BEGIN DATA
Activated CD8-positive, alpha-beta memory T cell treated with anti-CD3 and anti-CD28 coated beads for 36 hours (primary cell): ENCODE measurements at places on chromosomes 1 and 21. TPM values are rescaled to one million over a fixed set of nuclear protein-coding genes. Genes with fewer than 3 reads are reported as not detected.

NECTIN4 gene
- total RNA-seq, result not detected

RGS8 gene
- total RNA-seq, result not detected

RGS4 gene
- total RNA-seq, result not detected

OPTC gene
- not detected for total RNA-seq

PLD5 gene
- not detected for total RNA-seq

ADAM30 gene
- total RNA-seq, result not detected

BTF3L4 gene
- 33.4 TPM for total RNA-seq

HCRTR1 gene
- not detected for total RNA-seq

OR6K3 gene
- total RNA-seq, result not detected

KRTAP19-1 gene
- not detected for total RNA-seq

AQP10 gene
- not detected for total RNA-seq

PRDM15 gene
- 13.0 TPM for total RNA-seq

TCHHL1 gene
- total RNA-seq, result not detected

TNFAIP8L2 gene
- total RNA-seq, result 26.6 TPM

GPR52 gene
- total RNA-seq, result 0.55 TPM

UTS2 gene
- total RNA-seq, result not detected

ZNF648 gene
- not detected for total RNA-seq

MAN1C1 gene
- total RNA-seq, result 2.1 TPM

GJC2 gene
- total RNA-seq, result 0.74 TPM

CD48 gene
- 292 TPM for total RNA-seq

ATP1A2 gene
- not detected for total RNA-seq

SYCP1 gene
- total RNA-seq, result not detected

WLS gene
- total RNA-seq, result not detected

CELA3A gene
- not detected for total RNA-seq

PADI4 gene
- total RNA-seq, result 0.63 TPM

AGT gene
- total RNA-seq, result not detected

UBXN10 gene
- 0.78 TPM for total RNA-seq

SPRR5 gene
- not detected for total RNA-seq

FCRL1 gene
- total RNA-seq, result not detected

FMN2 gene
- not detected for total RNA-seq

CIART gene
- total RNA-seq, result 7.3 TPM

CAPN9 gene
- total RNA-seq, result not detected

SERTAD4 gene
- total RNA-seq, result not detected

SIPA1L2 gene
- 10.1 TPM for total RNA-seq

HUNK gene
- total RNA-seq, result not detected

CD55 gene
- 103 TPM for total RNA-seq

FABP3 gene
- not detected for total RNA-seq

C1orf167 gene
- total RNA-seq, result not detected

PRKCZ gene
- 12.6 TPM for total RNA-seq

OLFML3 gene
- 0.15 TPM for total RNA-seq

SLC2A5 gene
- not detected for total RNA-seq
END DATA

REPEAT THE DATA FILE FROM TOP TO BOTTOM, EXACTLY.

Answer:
Activated CD8-positive, alpha-beta memory T cell treated with anti-CD3 and anti-CD28 coated beads for 36 hours (primary cell): ENCODE measurements at places on chromosomes 1 and 21. TPM values are rescaled to one million over a fixed set of nuclear protein-coding genes. Genes with fewer than 3 reads are reported as not detected.

NECTIN4 gene
- total RNA-seq, result not detected

RGS8 gene
- total RNA-seq, result not detected

RGS4 gene
- total RNA-seq, result not detected

OPTC gene
- not detected for total RNA-seq

PLD5 gene
- not detected for total RNA-seq

ADAM30 gene
- total RNA-seq, result not detected

BTF3L4 gene
- 33.4 TPM for total RNA-seq

HCRTR1 gene
- not detected for total RNA-seq

OR6K3 gene
- total RNA-seq, result not detected

KRTAP19-1 gene
- not detected for total RNA-seq

AQP10 gene
- not detected for total RNA-seq

PRDM15 gene
- 13.0 TPM for total RNA-seq

TCHHL1 gene
- total RNA-seq, result not detected

TNFAIP8L2 gene
- total RNA-seq, result 26.6 TPM

GPR52 gene
- total RNA-seq, result 0.55 TPM

UTS2 gene
- total RNA-seq, result not detected

ZNF648 gene
- not detected for total RNA-seq

MAN1C1 gene
- total RNA-seq, result 2.1 TPM

GJC2 gene
- total RNA-seq, result 0.74 TPM

CD48 gene
- 292 TPM for total RNA-seq

ATP1A2 gene
- not detected for total RNA-seq

SYCP1 gene
- total RNA-seq, result not detected

WLS gene
- total RNA-seq, result not detected

CELA3A gene
- not detected for total RNA-seq

PADI4 gene
- total RNA-seq, result 0.63 TPM

AGT gene
- total RNA-seq, result not detected

UBXN10 gene
- 0.78 TPM for total RNA-seq

SPRR5 gene
- not detected for total RNA-seq

FCRL1 gene
- total RNA-seq, result not detected

FMN2 gene
- not detected for total RNA-seq

CIART gene
- total RNA-seq, result 7.3 TPM

CAPN9 gene
- total RNA-seq, result not detected

SERTAD4 gene
- total RNA-seq, result not detected

SIPA1L2 gene
- 10.1 TPM for total RNA-seq

HUNK gene
- total RNA-seq, result not detected

CD55 gene
- 103 TPM for total RNA-seq

FABP3 gene
- not detected for total RNA-seq

C1orf167 gene
- total RNA-seq, result not detected

PRKCZ gene
- 12.6 TPM for total RNA-seq

OLFML3 gene
- 0.15 TPM for total RNA-seq

SLC2A5 gene
- not detected for total RNA-seq